Nicholas Toovey meets a Brighton-based artist handling a classic subject matter in a revolutionary new way.
Chris Kettle has spent most of his artistic career reinterpreting the age-old genre of Still Life. Heavily inspired by Peter Doig, the Dutch Old Masters and the installation art of Damien Hirst, this unusual grouping of styles fuse to create edgy, urban and contemporary paintings.
The artist’s creativity can largely be attributed to his mother’s influence; she attended the Royal College of Music before starting her family. She allowed Chris to advance and flourish, swapping his music lessons for art lessons, encouraging him to explore his natural talent. Chris obtained his degree in Fine Art at Cardiff and always wanted to live life in a big city. His grandfather was a fisherman on the Sussex coast and his mother had lived in Littlehampton. During the 1960s Chris’ father rode a Lambretta around Brighton in an age before helmets and the artist admits he fell for the romance of inherited stories when choosing Brighton above Bristol and London. He now lives with his partner and is bringing up his daughter in the place where he feels more at home than anywhere else he has ever lived. Does Sussex inspire his work? Not particularly, he admits his art could be painted anywhere, but Chris feels that the sea does influence his work in allowing the space for the freedom of thought. He believes that Brighton is one of the few places where you can be yourself, a diverse city that encourages experimentalism.
His Hove studio is light, clean and contemporary, with an unmistakable hint of fresh oil paints and varnishes lingering in the air, he shares the studio with fellow artist Simon Dixon. Chris’ current body of work focuses on things that sparkle and contrast, beside his easel is a small bookcase of choice trinkets, akin to Magpies’ treasure, orderly and neatly arranged, looking like installation art in itself. Beside this is a table littered with tubes of paint, sponges, brushes and a huge stack of photographs of flowers. A few currently available works hang on the wall, including ‘Botanica’, a fluid, yet almost photo-realistic study of a silver and glass vase issuing an orchestral explosion of flowers. With his distinctive dripping varnishes and touches of luminous colour it is beautifully presented in an ebonized wood frame of solid proportions. Below is a small stack of other wrapped works, some recently returned from a show in Gstaad, others ready to send to the Opus Gallery. Chris’ work is often sent all over the world for various group and solo exhibitions, including New York, Milan, Switzerland and London, where he has hung alongside the likes of Tracey Emin and Antony Micallef. He can also sometimes be found in the Brighton gallery Ink’d as well as selling directly to his database of private collectors.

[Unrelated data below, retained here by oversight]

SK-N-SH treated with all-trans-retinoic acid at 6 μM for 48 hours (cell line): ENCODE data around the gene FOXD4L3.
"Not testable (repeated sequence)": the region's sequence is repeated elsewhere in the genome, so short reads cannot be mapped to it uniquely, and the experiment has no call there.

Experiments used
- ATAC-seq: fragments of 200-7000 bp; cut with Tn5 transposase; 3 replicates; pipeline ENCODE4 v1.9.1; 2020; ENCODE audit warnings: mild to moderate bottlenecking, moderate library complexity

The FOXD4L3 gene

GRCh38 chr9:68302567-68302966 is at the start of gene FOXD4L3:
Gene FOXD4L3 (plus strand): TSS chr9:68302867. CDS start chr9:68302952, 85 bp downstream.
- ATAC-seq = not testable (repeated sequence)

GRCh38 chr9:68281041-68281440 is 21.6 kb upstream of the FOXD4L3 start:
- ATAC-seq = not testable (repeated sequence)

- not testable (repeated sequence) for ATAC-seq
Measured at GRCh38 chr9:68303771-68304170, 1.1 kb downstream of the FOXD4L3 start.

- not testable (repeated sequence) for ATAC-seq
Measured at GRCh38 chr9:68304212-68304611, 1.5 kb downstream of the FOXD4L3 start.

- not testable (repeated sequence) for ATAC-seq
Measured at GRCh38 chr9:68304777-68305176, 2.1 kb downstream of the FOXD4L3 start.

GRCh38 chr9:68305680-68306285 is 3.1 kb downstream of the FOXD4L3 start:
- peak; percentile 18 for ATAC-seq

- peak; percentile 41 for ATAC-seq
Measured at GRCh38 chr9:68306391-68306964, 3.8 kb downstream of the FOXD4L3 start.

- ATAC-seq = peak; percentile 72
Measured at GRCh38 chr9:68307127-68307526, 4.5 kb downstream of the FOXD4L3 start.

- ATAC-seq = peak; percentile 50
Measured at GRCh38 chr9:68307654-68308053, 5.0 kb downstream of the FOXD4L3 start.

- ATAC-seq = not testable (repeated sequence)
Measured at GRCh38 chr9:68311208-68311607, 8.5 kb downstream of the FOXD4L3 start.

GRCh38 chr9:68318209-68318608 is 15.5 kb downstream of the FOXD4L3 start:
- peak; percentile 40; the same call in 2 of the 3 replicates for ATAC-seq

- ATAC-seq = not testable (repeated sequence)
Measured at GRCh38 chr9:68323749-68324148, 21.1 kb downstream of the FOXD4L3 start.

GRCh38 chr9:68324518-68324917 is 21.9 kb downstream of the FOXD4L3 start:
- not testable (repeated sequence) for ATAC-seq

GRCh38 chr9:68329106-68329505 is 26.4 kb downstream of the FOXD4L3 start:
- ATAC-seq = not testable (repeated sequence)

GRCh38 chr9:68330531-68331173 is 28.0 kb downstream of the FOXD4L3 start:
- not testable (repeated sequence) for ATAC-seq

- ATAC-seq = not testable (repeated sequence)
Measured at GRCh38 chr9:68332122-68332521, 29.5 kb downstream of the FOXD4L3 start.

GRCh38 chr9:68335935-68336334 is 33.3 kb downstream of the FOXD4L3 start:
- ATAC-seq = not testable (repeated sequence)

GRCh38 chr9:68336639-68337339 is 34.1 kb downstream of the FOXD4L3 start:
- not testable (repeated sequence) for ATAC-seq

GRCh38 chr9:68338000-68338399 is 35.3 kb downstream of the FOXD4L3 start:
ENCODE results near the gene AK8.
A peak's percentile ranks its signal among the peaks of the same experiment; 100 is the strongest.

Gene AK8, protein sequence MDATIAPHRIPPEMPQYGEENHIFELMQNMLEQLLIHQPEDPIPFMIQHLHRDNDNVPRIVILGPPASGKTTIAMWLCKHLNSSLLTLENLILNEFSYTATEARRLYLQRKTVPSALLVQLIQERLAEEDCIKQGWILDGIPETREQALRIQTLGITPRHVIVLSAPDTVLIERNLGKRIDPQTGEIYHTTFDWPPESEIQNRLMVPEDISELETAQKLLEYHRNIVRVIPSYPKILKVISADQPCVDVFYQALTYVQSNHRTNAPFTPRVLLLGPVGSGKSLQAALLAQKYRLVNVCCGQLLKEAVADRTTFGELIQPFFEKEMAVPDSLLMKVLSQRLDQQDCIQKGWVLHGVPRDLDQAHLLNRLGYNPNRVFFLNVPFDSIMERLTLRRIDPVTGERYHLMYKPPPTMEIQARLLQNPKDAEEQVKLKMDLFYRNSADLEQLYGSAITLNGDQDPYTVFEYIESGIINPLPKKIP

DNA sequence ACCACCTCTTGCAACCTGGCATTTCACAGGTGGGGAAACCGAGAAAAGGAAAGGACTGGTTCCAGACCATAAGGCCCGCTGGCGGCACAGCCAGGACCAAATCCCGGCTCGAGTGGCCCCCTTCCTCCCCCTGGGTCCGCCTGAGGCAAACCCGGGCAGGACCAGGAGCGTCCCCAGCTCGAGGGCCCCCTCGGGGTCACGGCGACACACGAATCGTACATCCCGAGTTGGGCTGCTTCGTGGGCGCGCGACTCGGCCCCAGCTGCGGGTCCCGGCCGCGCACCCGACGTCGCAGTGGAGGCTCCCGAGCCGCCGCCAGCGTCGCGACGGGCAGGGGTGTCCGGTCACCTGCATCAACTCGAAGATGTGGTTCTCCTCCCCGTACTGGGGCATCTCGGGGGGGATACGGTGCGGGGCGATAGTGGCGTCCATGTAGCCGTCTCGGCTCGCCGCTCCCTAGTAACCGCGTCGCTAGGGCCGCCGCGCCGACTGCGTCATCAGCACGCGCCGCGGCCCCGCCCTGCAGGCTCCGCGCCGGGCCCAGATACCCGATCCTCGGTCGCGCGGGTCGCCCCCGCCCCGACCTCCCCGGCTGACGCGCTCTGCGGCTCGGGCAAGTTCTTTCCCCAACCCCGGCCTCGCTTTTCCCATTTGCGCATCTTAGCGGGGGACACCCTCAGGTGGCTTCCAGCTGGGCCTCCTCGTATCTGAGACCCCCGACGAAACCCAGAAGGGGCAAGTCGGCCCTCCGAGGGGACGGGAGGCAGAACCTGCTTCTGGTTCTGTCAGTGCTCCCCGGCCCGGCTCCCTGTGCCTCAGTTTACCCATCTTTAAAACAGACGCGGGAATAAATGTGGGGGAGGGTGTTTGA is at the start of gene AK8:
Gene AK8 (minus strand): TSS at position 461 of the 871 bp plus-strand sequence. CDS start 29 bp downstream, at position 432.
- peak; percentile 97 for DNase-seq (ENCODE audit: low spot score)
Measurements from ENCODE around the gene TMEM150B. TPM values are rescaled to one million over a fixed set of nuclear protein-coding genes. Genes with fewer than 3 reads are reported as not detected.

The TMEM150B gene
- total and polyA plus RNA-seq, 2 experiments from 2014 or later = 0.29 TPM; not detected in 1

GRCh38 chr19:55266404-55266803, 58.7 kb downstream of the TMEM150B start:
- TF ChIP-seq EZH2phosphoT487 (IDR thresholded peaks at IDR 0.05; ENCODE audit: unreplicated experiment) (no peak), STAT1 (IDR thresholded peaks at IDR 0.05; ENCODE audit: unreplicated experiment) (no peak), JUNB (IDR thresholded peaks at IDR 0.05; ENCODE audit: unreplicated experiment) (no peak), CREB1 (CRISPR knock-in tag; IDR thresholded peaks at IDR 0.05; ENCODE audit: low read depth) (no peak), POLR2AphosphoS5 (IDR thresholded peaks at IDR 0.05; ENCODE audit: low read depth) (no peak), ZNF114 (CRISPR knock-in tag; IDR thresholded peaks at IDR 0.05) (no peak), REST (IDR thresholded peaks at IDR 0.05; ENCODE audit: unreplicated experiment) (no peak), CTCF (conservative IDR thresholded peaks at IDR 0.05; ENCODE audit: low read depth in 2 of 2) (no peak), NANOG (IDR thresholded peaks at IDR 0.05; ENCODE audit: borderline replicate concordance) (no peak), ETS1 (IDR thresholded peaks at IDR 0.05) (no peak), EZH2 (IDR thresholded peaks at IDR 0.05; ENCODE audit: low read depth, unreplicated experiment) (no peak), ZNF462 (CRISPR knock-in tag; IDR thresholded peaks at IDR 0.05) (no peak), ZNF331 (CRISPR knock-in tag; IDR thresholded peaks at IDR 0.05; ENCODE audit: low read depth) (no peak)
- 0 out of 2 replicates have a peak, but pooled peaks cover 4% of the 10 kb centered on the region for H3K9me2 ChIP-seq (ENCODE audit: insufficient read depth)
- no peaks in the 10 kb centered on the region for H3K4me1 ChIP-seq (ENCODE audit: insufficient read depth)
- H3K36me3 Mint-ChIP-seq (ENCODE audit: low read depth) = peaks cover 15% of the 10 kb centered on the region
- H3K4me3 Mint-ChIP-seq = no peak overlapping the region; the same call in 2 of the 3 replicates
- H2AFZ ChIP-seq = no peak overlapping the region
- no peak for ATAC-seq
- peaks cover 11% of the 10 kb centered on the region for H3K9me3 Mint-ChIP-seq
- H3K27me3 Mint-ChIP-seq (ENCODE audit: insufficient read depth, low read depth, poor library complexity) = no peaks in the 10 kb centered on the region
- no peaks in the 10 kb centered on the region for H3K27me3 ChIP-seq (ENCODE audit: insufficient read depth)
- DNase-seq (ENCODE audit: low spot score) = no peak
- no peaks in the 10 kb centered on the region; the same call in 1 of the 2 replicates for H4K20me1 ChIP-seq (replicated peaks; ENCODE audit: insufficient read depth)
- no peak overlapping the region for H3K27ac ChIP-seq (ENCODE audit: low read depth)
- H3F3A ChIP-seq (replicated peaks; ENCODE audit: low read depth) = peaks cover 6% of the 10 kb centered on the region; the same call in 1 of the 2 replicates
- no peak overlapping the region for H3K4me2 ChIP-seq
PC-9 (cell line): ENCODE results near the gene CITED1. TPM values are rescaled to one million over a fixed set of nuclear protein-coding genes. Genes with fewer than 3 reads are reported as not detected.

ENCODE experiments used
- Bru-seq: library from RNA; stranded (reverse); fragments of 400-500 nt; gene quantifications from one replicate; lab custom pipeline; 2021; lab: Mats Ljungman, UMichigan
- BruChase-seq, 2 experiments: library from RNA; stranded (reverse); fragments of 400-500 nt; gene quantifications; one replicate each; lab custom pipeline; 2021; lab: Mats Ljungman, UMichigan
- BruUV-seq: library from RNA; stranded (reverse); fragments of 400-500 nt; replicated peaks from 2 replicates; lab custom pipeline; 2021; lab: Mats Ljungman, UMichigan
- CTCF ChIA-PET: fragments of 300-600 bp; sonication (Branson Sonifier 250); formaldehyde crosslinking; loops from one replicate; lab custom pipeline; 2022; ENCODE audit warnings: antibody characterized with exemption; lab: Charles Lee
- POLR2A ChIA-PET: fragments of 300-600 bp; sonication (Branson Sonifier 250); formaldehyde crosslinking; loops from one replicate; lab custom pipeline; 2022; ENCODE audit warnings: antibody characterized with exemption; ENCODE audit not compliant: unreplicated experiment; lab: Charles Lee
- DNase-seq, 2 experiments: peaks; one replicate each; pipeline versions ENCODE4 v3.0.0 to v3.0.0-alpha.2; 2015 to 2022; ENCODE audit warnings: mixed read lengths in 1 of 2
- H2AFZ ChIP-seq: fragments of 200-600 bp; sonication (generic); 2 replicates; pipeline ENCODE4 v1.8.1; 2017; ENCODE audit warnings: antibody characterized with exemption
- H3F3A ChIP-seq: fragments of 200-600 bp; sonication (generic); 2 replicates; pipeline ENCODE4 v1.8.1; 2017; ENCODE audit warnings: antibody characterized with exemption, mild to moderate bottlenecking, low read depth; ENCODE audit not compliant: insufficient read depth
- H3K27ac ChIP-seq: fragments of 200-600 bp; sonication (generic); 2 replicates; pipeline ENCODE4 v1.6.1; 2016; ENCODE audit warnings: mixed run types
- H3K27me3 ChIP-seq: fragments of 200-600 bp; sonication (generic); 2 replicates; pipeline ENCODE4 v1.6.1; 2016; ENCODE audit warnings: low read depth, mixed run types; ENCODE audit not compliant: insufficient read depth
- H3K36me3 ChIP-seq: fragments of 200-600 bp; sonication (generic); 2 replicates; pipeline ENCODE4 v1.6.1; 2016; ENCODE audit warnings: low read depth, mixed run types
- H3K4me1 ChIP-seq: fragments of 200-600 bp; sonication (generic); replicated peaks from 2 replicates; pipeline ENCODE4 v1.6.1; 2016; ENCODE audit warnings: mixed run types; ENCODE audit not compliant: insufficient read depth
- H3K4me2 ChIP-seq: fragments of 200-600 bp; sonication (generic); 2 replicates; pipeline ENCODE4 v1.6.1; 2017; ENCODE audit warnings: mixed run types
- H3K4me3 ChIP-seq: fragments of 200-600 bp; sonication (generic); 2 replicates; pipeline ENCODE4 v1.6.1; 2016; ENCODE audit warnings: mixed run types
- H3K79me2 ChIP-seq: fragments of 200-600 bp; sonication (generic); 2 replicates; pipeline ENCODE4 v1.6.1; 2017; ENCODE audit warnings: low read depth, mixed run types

Chris describes his paintings as ‘journeys’, a culmination of exploring new avenues, constant editing and organic reworking, a process that means it can take up to three months to complete a single work. The finished paintings are imbued with presence and emotion, a harmony of various flowers or fruit contrasting with mysterious glistening vessels. These antique metallic elements are meticulously sourced for their visual aura and their possible enigmatic past. The dripping varnish on occasions adds a feeling of recovered treasure pulled from the deep, hinting towards a nautical inspiration. The varnish is the final act of freedom for an artist that is constantly striving and experimenting to improve his output. Chris recognises that his career started as a whisper, but through self progression he has found his inimitable voice and judging by the current body of work it is big, punchy and powerful.
His latest venture is a limited edition print that he is publishing himself, produced to a high quality in an edition of just 20, ‘My Counterpoint II’ is the inaugural outing of an annual print of the artist’s favourite painting from the previous year. By publishing it himself he can keep the cost lower than his other limited edition prints, offering it exclusively via his own website.
Chris Kettle deserves to be the next ‘big name’ in the contemporary art market, his subversive approach to the often overlooked subject of Still Life uniquely infuses the classic genre with a modern twist that brings the subject refreshingly up to date for a new generation of patrons.
Visit www.chriskettle.co.uk for more information and to see more examples of his work.
Nicholas’ article was originally published in Sussex Life magazine in March 2011.